Them landings. I hear them artilleries. That haunts me. The planes were coming over and strafing. I thought they were shooting at us. But it was the casings falling down on us. As we were approaching the beach, over on my right, the Japanese hit a landing craft. When we landed, there was a rise right at the beach that we all went up against. We laid there waiting. Nobody would move. We had a Sergeant [Johnny C.] Jones. Sergeant Jones, a few minutes later, said, “Let’s go!” Everybody got up and moved in over the top. You didn’t get time to think on the landing. You just reacted.… You didn’t hesitate. And when someone told you “go,” you went.
As the number of WWII veterans dwindle — their median age is now just under ninety-five — any attempt to preserve their war memories takes on special importance. The passage above is from Dale Maharidge’s Bringing Mulligan Home: The Other Side of the Good War (2013), which describes a son of a WWII vet on a double mission of memory recovery — to understand his father, now dead, by understanding his father’s war experiences in Guam and Okinawa. Maharidge tracks down as many of his father’s fellow Marines as he can find, coaxing many of them to share their traumatic, long-buried memories. This was something Maharidge’s father would not do, except in explosive bursts of rage and guilt, sometimes directed at the photo of his squadron buddy Mulligan, tacked to the basement wall: “They said I killed him! But I didn’t kill him! It wasn’t my fault!”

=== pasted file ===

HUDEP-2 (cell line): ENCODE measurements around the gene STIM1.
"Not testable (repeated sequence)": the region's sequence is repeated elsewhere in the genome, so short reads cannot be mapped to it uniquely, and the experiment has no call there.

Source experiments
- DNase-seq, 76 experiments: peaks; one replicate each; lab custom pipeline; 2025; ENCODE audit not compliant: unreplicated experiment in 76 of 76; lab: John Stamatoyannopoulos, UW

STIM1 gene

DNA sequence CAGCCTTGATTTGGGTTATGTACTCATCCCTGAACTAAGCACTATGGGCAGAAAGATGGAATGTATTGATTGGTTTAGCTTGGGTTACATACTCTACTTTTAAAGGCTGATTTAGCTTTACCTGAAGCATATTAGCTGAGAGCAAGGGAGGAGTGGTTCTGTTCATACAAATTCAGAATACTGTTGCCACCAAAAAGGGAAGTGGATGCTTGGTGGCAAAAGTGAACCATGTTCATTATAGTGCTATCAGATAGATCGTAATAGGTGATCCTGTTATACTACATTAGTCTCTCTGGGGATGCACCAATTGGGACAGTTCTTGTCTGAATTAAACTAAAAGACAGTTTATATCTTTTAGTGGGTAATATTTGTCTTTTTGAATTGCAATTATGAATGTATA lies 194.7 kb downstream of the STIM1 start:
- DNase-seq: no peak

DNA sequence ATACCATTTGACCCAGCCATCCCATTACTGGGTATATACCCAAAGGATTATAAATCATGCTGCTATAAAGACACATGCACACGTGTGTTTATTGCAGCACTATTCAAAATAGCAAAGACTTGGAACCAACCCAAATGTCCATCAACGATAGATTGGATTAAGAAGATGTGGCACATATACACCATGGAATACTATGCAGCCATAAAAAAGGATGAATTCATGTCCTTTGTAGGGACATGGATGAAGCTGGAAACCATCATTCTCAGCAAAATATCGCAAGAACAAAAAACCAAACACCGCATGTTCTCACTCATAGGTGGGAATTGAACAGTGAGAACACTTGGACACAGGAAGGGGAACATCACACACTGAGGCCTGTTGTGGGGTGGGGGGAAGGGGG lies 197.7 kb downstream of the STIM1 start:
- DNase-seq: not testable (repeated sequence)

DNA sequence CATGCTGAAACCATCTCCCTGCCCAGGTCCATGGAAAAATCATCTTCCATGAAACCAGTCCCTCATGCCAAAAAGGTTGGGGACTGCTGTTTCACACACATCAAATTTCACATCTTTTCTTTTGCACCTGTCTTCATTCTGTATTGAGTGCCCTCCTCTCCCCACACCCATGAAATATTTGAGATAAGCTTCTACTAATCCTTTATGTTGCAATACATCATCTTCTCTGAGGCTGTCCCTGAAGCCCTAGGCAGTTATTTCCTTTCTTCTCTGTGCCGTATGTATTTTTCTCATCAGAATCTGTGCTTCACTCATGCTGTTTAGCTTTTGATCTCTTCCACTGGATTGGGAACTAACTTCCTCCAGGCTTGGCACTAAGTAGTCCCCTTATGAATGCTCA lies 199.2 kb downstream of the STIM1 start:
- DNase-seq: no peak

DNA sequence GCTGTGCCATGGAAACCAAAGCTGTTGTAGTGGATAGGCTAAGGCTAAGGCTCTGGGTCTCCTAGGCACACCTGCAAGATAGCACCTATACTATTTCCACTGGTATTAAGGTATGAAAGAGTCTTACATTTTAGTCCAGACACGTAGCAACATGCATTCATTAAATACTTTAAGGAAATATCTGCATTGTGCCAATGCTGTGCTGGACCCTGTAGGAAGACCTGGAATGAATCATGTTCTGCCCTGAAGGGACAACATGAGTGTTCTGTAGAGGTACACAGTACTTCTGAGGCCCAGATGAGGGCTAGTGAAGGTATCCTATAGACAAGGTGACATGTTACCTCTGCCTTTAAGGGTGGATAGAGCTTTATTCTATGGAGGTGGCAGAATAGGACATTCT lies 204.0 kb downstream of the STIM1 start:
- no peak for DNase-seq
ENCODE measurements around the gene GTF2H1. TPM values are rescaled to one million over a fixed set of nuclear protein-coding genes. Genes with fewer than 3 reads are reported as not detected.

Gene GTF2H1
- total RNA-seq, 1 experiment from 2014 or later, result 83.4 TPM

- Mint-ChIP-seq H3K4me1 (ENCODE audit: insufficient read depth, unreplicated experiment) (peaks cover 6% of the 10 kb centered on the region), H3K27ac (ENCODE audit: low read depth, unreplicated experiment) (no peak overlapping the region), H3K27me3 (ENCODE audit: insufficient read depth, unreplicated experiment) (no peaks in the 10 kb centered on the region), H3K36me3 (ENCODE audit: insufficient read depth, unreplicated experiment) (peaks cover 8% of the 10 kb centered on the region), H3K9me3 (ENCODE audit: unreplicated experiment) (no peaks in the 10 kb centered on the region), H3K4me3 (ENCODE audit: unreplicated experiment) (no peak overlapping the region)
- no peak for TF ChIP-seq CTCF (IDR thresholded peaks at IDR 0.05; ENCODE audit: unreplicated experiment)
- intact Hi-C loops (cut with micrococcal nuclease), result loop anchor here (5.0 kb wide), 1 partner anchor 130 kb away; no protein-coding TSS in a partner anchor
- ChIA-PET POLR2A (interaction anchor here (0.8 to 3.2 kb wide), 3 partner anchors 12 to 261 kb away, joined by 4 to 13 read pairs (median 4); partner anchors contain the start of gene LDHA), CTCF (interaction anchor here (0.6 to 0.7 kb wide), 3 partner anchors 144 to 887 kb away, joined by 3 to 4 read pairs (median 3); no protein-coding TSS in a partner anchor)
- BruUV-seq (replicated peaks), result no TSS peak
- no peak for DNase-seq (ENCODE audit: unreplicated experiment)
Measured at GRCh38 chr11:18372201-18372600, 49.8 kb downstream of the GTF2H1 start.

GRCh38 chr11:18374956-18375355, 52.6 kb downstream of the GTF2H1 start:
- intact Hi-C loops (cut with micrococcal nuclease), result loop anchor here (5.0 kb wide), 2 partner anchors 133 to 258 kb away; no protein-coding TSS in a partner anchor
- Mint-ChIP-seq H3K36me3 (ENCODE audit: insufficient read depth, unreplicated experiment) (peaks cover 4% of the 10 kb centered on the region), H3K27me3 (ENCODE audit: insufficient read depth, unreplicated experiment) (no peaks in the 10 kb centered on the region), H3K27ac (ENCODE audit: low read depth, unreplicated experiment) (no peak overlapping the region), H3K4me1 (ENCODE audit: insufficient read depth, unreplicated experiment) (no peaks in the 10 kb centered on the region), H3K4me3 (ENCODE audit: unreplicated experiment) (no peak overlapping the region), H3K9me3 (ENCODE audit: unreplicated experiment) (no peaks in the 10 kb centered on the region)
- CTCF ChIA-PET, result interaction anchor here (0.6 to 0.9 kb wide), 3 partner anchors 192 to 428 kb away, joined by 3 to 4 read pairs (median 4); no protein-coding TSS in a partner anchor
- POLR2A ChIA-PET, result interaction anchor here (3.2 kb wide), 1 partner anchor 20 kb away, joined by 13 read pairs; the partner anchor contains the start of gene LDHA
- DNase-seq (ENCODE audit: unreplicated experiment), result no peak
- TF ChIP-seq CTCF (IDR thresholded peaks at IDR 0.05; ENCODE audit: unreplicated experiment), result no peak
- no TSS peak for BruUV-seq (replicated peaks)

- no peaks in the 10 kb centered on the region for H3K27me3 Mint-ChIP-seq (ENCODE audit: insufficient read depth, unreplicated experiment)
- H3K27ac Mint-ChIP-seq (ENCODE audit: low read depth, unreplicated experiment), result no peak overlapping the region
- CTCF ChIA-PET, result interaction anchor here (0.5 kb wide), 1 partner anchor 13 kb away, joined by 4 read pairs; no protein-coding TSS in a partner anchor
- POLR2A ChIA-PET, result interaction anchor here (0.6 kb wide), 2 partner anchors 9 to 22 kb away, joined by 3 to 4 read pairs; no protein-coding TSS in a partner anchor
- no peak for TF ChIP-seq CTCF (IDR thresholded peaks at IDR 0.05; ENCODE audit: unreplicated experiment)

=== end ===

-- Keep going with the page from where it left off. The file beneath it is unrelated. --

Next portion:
Daybook is contributed by Steve King, who teaches in the English Department of Memorial University in St. John’s, Newfoundland. His literary daybook began as a radio series syndicated nationally in Canada. He can be found online at todayinliterature.com.